The Student News Site of Sacramento City College

The Express

The Student News Site of Sacramento City College

The Express

The Student News Site of Sacramento City College

The Express

A new age in teaching

Renee Medina is a mathematics professor who combines online instruction with in-class quizzes. Tony Wallin | [email protected]

For over a decade now, online instruction has offered students an alternative to the scheduled lecture courses that were previously available only on campus.

With the current economic climate and the influx of students seeking higher education, many professors are embracing the Internet as a valuable tool to make learning more accessible to the growing number of students, according to instructors who’ve added online courses to their teaching schedules.

The number of online classes has increased significantly since they first popped up in the mid-1990s. City College now offers more than 100 courses in more than 40 subjects. Tom Miner, a full-time English professor who’s taught at City College for more than 20 years, says he’s embraced online courses since he first started teaching them more than a decade ago in 2001.

Miner now teaches all his courses over the Internet. Teaching online, he says, is more like being “a guide on the side” rather than the “sage on the stage” style of face-to-face instruction that’s more familiar to most students used to the traditional student and mentor format.

“When I was teaching face-to-face classes, I felt like I was a shepherd and my students were sheep, and I was leading them from point A to point B, from writing at one level to writing at a better level over the course of the 17-week semester,” says Miner.

“But in an online environment, the teacher is more like a sheepdog. He’s not just in front of the group; he’s kind of circling them, running around them, and just making sure that they’re headed in the right direction.”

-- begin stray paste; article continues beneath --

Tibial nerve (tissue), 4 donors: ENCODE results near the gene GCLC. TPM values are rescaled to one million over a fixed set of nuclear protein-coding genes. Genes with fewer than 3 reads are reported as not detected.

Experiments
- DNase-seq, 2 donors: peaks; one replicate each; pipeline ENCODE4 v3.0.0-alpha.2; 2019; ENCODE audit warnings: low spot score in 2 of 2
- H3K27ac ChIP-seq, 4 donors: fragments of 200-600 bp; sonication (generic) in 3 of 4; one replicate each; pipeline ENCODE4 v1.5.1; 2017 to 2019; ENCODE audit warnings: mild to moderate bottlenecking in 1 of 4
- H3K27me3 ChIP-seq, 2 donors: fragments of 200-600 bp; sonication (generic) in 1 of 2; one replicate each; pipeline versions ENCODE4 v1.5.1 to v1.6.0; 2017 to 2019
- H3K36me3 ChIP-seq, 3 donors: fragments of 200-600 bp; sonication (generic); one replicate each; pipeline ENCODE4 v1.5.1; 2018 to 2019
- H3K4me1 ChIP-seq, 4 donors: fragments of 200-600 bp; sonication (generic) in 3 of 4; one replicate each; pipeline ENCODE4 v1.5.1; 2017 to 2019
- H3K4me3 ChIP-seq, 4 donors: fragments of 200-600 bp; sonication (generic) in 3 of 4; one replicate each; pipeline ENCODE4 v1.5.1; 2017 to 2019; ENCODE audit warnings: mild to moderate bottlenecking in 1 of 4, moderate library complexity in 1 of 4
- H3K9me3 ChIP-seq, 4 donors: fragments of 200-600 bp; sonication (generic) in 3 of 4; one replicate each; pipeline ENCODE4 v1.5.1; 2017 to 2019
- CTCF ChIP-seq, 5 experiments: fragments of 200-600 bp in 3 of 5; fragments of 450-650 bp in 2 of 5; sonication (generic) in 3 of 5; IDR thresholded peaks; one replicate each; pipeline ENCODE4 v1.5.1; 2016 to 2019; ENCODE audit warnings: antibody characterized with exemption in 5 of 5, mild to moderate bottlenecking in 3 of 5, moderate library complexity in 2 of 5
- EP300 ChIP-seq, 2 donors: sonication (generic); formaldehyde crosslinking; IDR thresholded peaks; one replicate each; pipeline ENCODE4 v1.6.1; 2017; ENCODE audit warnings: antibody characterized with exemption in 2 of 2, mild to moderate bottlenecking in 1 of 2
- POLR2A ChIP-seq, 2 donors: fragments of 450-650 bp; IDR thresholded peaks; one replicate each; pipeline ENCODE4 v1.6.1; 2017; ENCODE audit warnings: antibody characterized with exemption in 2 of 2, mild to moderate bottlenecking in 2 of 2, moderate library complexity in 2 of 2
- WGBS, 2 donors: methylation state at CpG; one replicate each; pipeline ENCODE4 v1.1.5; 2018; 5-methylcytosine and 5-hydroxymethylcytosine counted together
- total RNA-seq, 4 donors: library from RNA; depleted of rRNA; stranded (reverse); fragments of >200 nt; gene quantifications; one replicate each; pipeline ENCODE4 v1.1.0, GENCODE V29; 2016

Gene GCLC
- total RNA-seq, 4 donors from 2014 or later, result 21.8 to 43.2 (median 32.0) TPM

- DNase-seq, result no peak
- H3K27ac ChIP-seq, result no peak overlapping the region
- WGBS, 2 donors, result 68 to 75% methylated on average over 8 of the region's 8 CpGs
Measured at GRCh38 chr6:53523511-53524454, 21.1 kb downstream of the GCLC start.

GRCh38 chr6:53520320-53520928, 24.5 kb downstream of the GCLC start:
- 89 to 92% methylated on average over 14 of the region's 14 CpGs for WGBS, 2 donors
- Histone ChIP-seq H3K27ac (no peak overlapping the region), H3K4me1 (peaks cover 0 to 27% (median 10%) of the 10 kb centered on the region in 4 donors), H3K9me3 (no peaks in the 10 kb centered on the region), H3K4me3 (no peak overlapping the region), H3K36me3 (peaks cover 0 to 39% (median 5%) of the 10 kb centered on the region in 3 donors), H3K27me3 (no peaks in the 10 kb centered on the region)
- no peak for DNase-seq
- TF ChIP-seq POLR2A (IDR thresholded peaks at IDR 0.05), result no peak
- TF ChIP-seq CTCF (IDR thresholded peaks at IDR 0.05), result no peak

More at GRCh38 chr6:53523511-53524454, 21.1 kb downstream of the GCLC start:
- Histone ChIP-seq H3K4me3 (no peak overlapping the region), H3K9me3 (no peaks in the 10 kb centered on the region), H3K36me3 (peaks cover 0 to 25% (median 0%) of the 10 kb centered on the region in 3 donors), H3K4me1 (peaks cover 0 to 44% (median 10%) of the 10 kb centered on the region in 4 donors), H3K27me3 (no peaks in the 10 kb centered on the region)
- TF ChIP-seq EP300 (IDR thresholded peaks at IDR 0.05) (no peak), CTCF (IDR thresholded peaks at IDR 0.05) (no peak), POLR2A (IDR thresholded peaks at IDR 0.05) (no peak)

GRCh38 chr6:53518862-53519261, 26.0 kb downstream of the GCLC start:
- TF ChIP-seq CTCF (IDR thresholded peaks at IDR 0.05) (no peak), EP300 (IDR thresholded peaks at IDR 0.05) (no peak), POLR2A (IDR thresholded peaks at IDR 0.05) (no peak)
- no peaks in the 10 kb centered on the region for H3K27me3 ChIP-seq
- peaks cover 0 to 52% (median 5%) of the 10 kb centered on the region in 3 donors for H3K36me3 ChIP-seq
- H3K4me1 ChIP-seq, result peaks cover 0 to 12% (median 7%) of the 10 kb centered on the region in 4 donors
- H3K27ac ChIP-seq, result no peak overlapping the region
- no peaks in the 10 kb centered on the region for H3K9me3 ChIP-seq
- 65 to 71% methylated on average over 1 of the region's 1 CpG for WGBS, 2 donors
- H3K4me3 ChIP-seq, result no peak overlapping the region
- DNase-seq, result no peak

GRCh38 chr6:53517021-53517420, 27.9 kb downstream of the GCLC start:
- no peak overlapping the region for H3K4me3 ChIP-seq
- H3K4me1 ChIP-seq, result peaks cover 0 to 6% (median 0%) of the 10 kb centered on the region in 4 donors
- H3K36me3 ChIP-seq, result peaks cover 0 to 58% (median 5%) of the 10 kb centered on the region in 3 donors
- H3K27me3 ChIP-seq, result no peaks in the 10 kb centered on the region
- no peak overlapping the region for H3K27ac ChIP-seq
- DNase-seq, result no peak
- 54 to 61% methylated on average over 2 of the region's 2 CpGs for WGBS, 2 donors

While Miner teaches his courses exclusively online, some professors are required to have both in-class and online participation. These hybrid courses are necessary for classes that are generally more involved and textbook-based.

Mathematics Professor Renee Medina has been teaching online since 2003. She teaches a hybrid class that utilizes online instruction and combines it with in-class quizzes and exams, she says.

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While she admits that teaching math online is more difficult and prefers the more traditional in-class lectures, Medina says she sees the benefits in teaching online classes.

“This format is a benefit to students who cannot attend a traditional class for family or work reasons,” says Medina. “I will also add up to 50 students, so more students can enroll.”

For some professors, hybrid courses are the happy medium between online courses and in-class instruction.

“For me it is, because you can guarantee participation,” says anthropology Professor William Doonan, who teaches a hybrid physical anthropology course. “In class you get some people who participate and most who don’t, so you definitely get everybody participating, but at the same time you still get that face-to-face component.”

Like Medina, Doonan posts material on D2L and has weekly in-class meetings with lectures and quizzes. These meetings also give him a chance to see if the students are actually learning from the online material, he says.

“In class I get a chance to see if the material is resonating,” says Doonan. “It’s a science, so it’s already a tough class as it is.”

The advancements in the D2L system to provide lecture videos and the accessibility of classes on the Internet have made this learning style a success, says Medina.

“The neat thing is the improvement we have had with our pass rates for our online courses,” Medina says. “In the beginning very few students passed these classes. Now my lecture class and my online class have about the same success rate.”

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